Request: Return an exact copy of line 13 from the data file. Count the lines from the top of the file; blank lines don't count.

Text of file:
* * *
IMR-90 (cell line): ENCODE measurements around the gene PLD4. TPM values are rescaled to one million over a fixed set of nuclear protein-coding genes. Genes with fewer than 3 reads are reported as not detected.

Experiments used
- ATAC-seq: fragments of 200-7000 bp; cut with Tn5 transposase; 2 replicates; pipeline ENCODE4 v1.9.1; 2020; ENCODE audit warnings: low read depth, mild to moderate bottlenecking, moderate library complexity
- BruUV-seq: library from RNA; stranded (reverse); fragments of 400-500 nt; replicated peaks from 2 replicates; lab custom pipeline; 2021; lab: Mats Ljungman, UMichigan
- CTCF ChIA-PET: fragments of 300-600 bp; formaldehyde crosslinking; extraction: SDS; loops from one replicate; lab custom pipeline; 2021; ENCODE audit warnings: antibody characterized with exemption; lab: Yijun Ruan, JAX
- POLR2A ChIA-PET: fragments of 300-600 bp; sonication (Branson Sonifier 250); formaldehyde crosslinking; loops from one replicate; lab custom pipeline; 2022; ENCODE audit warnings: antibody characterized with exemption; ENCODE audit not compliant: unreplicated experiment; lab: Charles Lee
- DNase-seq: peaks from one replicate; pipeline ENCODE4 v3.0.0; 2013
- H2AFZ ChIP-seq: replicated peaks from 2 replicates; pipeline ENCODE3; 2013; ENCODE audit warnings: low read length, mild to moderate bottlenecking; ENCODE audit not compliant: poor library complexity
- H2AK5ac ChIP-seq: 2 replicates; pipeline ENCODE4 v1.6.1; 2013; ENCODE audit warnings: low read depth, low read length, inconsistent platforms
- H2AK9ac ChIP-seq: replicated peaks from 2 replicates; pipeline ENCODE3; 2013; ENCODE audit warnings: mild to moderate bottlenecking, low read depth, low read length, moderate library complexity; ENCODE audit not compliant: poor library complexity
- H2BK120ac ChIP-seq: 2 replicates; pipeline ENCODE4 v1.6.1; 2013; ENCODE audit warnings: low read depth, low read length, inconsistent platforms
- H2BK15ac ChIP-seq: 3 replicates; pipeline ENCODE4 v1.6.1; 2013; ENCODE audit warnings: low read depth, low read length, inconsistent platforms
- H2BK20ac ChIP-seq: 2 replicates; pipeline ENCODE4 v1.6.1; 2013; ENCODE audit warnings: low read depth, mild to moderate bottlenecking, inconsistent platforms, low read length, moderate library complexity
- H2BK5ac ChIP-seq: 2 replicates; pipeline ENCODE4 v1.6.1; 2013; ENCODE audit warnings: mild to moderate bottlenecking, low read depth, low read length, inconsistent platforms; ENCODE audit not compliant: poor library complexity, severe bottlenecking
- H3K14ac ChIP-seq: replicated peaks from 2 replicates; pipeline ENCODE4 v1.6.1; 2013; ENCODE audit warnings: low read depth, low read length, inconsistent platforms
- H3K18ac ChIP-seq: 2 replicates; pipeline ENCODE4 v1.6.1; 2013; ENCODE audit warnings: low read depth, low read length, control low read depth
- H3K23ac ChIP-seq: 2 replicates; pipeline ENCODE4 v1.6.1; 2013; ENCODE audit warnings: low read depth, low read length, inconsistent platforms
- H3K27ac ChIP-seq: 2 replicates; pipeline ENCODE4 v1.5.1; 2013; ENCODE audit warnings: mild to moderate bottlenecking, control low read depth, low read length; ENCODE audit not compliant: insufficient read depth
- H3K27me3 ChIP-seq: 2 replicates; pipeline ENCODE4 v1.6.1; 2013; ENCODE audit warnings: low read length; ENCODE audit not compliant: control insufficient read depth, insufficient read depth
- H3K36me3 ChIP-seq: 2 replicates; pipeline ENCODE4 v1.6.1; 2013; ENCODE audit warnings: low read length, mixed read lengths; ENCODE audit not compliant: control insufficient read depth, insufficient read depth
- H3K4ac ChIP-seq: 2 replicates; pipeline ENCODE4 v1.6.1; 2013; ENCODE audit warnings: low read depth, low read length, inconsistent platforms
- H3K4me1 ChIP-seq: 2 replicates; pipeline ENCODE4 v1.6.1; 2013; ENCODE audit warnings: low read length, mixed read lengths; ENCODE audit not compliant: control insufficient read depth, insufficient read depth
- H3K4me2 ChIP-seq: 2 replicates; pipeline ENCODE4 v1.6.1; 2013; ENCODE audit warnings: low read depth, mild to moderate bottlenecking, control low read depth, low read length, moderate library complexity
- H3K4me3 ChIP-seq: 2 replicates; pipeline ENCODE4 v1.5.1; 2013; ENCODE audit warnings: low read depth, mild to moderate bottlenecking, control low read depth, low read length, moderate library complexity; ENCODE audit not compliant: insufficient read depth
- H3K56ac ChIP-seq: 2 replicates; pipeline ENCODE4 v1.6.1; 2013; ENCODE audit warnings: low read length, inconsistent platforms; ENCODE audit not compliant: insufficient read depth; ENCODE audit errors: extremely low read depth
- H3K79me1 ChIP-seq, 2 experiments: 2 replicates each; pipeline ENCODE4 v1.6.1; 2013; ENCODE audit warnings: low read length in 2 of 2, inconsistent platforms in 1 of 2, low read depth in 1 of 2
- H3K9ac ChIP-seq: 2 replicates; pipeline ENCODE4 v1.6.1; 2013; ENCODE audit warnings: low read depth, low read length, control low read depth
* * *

- H2BK20ac ChIP-seq: 2 replicates; pipeline ENCODE4 v1.6.1; 2013; ENCODE audit warnings: low read depth, mild to moderate bottlenecking, inconsistent platforms, low read length, moderate library complexity